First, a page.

The results of our study indicate that in rate control refractory AF patients with moderately reduced EF (EF ≥ 35% and < 50%) and narrow QRS (≤ 120 ms), HBP after AVNA provides superior ventricular activation and improvement of cardiac function compared to BiV pacing. However, both pacing modalities yielded similar symptomatic benefit.
Electrocardiographic and Echocardiographic outcomes
Biventricular pacing could be detrimental in HF patients without significant electrical dyssynchrony as non-physiological ventricular resynchronization does not return LV activation times to those seen in individuals with intrinsically narrow QRS (16, 17). Patients in our study who received BiV pacing and AVNA for symptomatic AF exhibited significant prolongation of QRS duration and no improvement in echocardiographic parameters. Although post-BiV QRS measurements in AVNA studies (8–10) were not specifically addressed, similar increase in QRS duration (40.2 ms) after BiV pacing could be observed in The Evaluation of Resynchronization Therapy for Heart Failure (LESSER-EARTH) trial which enrolled HF patients with narrow QRS (18). Furthermore, Post AV-Nodal Ablation (PAVE) study showed that BiV pacing superiority was the consequence of functional deterioration in the RV pacing group rather than improvement in the BiV group where LVEF remained unchanged (7). In the study by Khan et al. (19), which compared pulmonary-vein isolation and “ablate and pace” strategy, slight deterioration of LVEF (mean absolute change of -1 ± 4%) was noticed in BiV group after AVNA. In contrast, the Ablate and Pace in Atrial Fibrillation (APAF) trial reported significant improvement of echocardiographic parameters in the BiV group alone and compared to RV pacing (8). Heterogenous study population could explain the discrepancy, as it is conceivable that treatment effect of BiV pacing was more pronounced in patients with EF ≤ 35% (47% of patients) and QRS ≥ 120 ms (50% of patients) which were not included in our study (8). The same observation could be made in Ablate and Pace in Atrial Fibrillation plus Cardiac Resynchronization Therapy (APAF-CRT) trial where, although echocardiographic parameters were not presented, no clear benefit of BiV pacing and AVNA compared to pharmacological treatment was observed in AF patients with narrow QRS and LVEF 36–50% (10). Focusing on these patients, the results of our study showed that HBP plus AVNA is associated with significant improvement of cardiac function compared to BiV pacing. Structural improvements observed in our HBP group resemble those in previous studies (11, 12). Therefore, it is reasonable to assume that HBP in conjunction with AVNA could be a better alternative to BiV pacing in rate control refractory AF patients with moderately reduced EF and narrow QRS.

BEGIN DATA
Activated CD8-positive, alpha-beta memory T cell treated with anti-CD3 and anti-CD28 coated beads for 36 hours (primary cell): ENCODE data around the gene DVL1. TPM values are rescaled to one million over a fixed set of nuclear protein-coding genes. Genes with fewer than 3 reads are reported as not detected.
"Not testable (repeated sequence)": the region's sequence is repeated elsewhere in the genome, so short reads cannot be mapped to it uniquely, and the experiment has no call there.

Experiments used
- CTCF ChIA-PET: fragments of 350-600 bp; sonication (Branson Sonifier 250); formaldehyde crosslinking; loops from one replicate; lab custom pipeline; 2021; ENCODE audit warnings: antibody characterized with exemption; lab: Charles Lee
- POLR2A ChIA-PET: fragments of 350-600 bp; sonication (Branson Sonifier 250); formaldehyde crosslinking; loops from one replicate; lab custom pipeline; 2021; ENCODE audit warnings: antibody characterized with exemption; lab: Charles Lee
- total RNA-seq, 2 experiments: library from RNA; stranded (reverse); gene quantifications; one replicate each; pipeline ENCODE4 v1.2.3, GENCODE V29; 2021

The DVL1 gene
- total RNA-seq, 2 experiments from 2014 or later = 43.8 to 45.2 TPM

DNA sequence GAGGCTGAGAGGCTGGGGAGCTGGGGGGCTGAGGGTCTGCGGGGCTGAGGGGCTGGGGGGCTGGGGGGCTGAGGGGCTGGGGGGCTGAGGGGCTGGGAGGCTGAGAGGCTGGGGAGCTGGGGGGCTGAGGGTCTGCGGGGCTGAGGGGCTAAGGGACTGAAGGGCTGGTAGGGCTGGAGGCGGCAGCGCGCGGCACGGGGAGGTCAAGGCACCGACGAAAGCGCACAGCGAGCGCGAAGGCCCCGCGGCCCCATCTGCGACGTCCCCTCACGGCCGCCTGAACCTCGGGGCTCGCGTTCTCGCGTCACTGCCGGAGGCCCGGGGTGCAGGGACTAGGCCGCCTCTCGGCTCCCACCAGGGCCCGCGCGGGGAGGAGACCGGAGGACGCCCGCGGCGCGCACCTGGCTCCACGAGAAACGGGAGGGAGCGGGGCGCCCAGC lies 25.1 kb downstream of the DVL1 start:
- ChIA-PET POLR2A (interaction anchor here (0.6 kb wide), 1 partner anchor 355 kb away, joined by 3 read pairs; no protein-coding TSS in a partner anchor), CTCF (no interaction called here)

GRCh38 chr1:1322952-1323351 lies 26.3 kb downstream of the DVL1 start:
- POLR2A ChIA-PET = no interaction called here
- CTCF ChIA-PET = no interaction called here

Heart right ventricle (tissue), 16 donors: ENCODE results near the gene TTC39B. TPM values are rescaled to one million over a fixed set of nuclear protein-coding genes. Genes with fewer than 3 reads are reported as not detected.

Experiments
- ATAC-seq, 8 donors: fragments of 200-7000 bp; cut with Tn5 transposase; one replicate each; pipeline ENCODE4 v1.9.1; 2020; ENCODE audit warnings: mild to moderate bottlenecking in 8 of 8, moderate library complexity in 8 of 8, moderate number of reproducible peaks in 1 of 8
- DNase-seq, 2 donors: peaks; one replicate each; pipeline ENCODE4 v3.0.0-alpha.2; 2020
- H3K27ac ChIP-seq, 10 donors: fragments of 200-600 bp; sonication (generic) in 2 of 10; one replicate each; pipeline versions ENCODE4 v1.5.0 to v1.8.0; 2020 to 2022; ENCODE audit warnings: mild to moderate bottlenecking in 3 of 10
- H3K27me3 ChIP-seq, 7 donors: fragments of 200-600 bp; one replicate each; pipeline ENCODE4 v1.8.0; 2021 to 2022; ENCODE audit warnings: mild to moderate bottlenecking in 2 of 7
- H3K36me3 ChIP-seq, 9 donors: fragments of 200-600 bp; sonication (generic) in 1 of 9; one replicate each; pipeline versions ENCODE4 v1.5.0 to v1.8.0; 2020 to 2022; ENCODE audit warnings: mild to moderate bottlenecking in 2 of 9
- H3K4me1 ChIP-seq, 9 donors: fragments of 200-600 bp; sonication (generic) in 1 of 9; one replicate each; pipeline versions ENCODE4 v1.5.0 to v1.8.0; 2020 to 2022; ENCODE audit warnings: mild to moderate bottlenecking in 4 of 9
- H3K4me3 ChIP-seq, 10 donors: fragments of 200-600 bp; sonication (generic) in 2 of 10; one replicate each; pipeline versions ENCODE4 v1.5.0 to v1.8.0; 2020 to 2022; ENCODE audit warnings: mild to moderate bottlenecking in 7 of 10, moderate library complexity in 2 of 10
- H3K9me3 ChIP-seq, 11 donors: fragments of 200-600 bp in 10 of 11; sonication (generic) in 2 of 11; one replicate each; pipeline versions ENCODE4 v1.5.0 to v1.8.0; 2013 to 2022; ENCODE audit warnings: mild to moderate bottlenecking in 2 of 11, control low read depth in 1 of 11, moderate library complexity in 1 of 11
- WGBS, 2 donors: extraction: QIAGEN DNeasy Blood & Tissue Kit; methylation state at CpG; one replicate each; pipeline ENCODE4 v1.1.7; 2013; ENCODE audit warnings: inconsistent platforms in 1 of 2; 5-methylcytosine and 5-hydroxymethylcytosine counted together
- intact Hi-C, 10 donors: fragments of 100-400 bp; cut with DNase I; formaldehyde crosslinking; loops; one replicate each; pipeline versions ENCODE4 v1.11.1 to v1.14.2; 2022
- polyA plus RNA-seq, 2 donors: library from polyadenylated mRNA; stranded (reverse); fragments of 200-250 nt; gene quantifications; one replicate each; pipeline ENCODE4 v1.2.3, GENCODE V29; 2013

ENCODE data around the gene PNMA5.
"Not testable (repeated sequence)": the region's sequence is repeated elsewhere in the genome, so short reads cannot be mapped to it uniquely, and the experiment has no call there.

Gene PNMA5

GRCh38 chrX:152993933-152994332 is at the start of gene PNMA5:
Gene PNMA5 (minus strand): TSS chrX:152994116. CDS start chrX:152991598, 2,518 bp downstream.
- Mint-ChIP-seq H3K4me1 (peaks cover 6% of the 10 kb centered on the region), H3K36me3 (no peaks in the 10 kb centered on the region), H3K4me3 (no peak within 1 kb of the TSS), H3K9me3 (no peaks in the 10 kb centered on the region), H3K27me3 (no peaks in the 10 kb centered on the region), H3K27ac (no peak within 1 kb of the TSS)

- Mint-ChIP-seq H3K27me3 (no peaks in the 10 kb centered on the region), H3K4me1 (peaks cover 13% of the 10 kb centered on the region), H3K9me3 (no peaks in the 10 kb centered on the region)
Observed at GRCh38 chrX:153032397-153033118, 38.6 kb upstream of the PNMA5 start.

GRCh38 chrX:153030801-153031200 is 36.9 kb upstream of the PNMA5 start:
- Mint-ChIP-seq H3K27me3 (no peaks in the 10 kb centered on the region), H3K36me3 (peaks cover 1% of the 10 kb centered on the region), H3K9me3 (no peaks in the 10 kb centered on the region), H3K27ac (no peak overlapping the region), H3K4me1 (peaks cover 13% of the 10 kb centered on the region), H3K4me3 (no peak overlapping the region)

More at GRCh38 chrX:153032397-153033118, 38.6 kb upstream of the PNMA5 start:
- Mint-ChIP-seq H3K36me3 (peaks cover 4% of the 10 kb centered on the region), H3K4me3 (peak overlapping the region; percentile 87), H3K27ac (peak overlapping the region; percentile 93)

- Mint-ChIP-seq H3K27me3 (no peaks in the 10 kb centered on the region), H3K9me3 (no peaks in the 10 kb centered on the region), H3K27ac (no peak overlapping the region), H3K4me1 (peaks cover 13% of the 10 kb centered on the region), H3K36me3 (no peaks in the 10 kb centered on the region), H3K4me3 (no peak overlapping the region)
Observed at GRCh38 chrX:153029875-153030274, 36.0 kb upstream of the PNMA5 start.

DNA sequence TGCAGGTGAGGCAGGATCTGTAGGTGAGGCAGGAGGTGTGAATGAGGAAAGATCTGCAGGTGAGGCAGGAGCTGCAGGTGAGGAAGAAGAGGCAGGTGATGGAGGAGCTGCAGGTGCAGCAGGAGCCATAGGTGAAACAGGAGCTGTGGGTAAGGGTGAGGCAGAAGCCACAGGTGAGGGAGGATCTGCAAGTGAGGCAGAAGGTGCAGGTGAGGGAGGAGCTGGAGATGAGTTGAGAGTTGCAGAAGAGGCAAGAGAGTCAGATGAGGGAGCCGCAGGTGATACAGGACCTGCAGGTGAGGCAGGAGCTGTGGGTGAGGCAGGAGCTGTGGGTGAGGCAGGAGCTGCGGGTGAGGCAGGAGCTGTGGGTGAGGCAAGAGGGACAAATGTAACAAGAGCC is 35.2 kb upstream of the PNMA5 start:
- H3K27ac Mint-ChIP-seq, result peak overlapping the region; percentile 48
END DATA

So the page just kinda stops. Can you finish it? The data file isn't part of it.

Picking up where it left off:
Alleviation of symptoms in HF patients with permanent AF is an interplay of adequate rate control and improvement of LV function (15). Symptomatic benefit after AVNA in our study was equal in both pacing modalities, but natriuretic peptides reduction was more pronounced in the HBP group. Similar conclusions were made in the APAF-CRT trial, where patients with LVEF > 35% exhibited significant symptomatic benefit after AVNA and BiV pacing, yet no clear benefit regarding mortality or HF progression (10). Thus, with our findings of greater LV volumes and natriuretic peptide levels reduction in HBP compared to BiV patients, we might speculate that regularization of ventricular rate after AVNA is the primary driver of symptom improvement in patients with moderately reduced EF, but physiological ventricular activation with HBP could enable additional LV reverse remodelling.